Thursday, 10 September 2009

High Park, Toronto

High Park in Toronto is described in the respective post on
Grenadier Lake forms the western boundary of the park and is fed from a stream and storm water from the city of Toronto. It’s banks are thinly covered with reeds and rushes with a small reeded marsh at the top end. Other small ponds are formed from dams on a storm water stream running through the eastern part of the park.
I saw the first flight at 08.30. A pair of ponds in the northeast sector of the park should have been very productive at the right time of day, but I passed through too early. They would be worth a look when the sun is higher on my next visit. Grenadier Lake was teeming with Blue Dashers, which are fast becoming the most widespread odonata for this observer so far. On this occasion, I saw that the wings were more shaded than I had previously noted. The specimens that I had observed in LAX, MIA and PHX had been much cleaner of wing.
This caused me to look more carefully and I saw amongst the shaded wings, some clearer ones. These belonged to the Eastern Meadowhawk.
Away from the lake are some streams and damp meadows. Here I met the female Eastern Meadowhawk. Thinking I had a new species, I was determined to get a good photo and she proved to be very obliging. She had caught and was eating a small, blue fly It was at this point that I checked my “remaining frames” counter and saw that it had hardly changed. I had set the definition very low last week and had not changed it back. All of the pictures taken this week have been at 1mb or less. Changing the resolution back to high, the pictures were over 4mb.The definition is compromised when put onto the blog, so the difference would only be obvious when the subject is heavily cropped, but it is very noticeable on the monitor with the full size picture. A Green Darner settled into the grass for a close-up. A saddlebags flew over in silhouette but I am not yet proficient enough to tell which.
At the southern end of the park, a storm water pond overflows a weir and ends up in lake Ontario. Here, were hundreds of odonata. 12-spotted Skimmers, Green darners, Eastern Meadowhawks and Blue Dashers. The zygoptera were too far away on the whole to get a good look at. This one could be a Familiar Bluet, but I am going to need more practice identifying before I claim him in red.

ps. when in Toronto, visit the Open Air Book and Map Shop. It is a basement shop down some stairs at the corner of Toronto and Adelaide. It is exactly what it claims to be and even with agoraphilia like mine, I find it a pleasure to spend hours inside. Bird books and mammal encyclopaedia, insects, travel. There are no books about cooking or teen idols, no magazines about overexposed celebrities, just outdoor books and maps.

Newark, Woodbridge

A warm, clear day turned my birdwatching morning into a dragonfly frenzy in Newark this week. A small slow stream runs through Merrill Park South and a wide, muddy bend proved very productive. For details of how to get to Merrill Park South, consult the birdy blog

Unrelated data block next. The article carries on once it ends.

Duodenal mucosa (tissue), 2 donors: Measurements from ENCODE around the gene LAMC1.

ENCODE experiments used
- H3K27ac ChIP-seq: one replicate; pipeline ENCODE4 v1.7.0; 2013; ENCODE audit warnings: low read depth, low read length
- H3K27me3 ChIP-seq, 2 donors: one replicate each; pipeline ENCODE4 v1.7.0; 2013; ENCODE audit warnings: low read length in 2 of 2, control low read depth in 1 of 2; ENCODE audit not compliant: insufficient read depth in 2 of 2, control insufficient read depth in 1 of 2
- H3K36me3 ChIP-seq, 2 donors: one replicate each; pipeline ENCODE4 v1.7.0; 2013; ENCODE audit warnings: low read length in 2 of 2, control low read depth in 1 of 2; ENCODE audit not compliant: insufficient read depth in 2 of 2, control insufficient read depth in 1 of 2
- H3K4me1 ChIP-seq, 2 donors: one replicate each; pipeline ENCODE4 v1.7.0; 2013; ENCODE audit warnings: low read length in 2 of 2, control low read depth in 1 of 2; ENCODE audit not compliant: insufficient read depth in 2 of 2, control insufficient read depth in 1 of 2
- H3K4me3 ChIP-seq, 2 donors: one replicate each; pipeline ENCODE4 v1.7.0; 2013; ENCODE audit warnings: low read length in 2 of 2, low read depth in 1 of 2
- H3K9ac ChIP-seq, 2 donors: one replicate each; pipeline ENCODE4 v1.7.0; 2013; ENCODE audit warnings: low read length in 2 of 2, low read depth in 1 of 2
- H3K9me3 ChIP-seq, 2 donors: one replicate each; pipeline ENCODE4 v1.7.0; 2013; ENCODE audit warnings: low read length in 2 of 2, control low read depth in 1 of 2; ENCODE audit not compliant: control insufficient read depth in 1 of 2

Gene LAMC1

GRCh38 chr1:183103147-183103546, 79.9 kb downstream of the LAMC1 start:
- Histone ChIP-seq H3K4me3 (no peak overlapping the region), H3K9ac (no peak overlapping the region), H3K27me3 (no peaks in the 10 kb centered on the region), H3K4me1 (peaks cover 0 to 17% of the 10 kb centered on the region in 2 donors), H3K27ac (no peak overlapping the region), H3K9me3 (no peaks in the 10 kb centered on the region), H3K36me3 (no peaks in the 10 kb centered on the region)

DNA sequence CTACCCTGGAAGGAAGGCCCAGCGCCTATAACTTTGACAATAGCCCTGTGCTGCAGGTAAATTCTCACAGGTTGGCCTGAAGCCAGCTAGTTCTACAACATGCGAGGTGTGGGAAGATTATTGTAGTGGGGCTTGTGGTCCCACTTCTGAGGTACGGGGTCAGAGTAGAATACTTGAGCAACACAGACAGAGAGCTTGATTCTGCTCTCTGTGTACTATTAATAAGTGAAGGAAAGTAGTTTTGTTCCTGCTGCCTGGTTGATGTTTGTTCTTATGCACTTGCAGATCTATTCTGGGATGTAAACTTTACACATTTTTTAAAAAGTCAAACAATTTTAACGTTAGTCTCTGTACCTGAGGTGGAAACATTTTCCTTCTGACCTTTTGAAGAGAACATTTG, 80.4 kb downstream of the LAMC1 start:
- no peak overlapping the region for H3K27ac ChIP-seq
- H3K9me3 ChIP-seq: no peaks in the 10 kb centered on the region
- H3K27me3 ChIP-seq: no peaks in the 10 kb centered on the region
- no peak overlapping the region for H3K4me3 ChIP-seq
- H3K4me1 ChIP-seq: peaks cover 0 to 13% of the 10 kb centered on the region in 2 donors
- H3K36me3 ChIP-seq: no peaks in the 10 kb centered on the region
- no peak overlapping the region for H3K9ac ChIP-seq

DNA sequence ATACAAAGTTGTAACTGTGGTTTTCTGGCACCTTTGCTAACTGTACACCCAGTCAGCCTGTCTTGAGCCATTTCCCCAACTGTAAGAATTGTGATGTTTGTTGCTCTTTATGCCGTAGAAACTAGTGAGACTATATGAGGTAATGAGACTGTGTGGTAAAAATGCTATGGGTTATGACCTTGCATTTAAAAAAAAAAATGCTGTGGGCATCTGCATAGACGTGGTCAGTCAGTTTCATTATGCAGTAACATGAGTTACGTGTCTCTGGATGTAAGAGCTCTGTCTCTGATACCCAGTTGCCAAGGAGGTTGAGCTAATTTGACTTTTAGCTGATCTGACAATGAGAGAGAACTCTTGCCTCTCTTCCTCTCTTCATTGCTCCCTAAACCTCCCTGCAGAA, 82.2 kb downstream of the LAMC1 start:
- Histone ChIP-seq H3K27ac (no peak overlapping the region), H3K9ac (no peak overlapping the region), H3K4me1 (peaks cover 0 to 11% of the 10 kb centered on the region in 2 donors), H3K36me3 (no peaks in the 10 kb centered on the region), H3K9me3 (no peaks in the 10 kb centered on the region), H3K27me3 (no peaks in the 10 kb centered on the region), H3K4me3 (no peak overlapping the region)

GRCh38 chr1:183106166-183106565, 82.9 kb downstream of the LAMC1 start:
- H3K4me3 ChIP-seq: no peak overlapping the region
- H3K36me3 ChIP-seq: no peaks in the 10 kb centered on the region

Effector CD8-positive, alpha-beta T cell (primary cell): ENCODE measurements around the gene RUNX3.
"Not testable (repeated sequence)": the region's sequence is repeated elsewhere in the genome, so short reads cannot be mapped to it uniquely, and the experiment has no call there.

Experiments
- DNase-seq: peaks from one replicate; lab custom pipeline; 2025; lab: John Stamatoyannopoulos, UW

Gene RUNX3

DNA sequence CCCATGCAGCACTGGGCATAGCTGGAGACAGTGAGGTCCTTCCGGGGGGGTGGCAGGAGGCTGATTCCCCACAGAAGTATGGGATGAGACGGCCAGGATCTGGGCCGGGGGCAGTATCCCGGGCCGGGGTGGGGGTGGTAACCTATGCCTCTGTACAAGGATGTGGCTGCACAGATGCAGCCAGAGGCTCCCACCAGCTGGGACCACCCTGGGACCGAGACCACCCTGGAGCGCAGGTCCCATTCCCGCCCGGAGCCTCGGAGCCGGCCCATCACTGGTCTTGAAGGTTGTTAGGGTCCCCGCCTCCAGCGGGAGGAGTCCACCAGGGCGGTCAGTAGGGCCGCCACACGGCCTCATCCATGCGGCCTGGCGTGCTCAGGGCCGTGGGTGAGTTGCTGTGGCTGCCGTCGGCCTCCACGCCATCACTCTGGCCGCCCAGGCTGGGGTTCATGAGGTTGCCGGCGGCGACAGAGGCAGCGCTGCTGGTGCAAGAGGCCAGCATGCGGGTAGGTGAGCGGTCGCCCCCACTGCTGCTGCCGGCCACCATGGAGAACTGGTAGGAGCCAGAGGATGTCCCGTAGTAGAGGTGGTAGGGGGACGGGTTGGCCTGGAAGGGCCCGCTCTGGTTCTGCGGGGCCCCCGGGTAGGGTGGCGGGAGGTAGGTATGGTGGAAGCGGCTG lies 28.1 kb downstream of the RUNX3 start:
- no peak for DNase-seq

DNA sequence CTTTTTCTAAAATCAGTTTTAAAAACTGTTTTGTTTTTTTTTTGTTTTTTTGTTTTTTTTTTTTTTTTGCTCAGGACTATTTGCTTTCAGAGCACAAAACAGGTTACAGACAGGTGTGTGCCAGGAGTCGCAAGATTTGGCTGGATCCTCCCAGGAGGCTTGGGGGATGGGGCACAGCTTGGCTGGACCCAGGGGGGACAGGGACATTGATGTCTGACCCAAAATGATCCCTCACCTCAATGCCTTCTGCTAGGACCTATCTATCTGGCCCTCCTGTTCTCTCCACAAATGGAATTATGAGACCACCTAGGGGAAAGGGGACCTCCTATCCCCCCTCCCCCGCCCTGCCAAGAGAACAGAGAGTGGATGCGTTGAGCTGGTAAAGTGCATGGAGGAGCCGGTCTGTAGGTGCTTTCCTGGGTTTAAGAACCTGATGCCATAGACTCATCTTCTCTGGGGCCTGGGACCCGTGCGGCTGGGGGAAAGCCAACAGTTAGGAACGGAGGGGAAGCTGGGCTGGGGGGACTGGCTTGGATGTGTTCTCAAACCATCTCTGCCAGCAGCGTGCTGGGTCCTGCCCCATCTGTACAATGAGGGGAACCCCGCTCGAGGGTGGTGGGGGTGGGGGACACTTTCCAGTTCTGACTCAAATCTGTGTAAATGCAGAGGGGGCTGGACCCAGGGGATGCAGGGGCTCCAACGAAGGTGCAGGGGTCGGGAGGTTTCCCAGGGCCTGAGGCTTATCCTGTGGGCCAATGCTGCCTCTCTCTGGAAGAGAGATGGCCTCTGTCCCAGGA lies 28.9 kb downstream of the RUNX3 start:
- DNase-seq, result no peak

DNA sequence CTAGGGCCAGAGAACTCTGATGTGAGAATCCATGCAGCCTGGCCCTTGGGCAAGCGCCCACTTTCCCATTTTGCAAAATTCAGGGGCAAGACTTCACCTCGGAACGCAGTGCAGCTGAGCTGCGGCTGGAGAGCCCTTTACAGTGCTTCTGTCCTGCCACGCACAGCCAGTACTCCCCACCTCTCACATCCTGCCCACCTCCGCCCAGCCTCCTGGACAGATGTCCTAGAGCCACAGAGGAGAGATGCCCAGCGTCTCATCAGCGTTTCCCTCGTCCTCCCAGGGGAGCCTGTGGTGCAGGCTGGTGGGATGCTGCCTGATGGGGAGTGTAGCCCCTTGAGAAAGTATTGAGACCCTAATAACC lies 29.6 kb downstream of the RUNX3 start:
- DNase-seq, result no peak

First was a dragonfly with large blotches on its wings which flushed from the grass above the bank, then settled on a rock to have its picture taken. It was identified as a Common Whitetail female The rocks created a semi-dam across part of the stream and allowed me to get out into the middle of the river and look back towards the bank. Two forms of what I assumed must be pennants of some sort were dog-fighting with each other over the shallow bend in the stream. One was the male of the Common Whitetail. They would settle from time to time, but at a distance, so I had to get my feet wet and muddy again to get close enough for a picture.This one is a 12-spotted Skimmer The dog-fights continued with, at one point, as many as eight odonata of 4 different species (the pennants, Blue Dasher and a Green Darner) chasing each other up and down the stream. A video would have been more use than a stills camera.
For reasons of incompetence, the pictures may seem low resolution this week. Simpletons in the settings department are to blame. On some floating mats of weed, were a couple of different zygoptera. They were very common in the muddy bay, laying eggs among the weeds. I now know that one of the damselflies was an Eastern Forktail and I am assuming that the layers were females. Another was very distinctive with a violet abdomen and a blue tip.It proved to be a Variable Dancer.
Evergreen Meadows is a private estate in neighbouring Edison. Beside the approach road is a boggy patch that provided more rich pickings. The pennants showed again and a red meadowhawk sat well for me. There is a lot of controversy and confusion about red meadowhawks. A number of species are very similar and cannot safely be separated in the field. So unless anyone can tell from this photo, it will remain a mystery.
Next, I cycled on to Menlo Park which has a lake with formal edges and no bankside vegetation for the most part. The island end provides a small proportion of bankside that is better suited to dragonflies and they love the stakes around the island, but sadly, so do Green Herons. Eastern Amberwings and Blue Dashers were very common. Soft floating weed provided ovipositing opportunities and even a feather sufficed as a perch in the absence of anything else at the formal end of the lake. There is a confusing set of bluets that ought to be examined in the hand for definitive identification. I think that this is possibly a Familiar Bluet, but since it has such close look-alikes, this may prove a hasty assumption.
If I can put a name to all the odes that I saw today, I could end up with my biggest ever list of 14 species.

Odonata species 8

Variable Dancer, Familiar Bluet, Eastern Forktail, Fragile Forktail, Green Darner, 12-spotted Skimmer, Common Whitetail, Blue Dasher, Meadowhawk sp, Eastern Amberwing,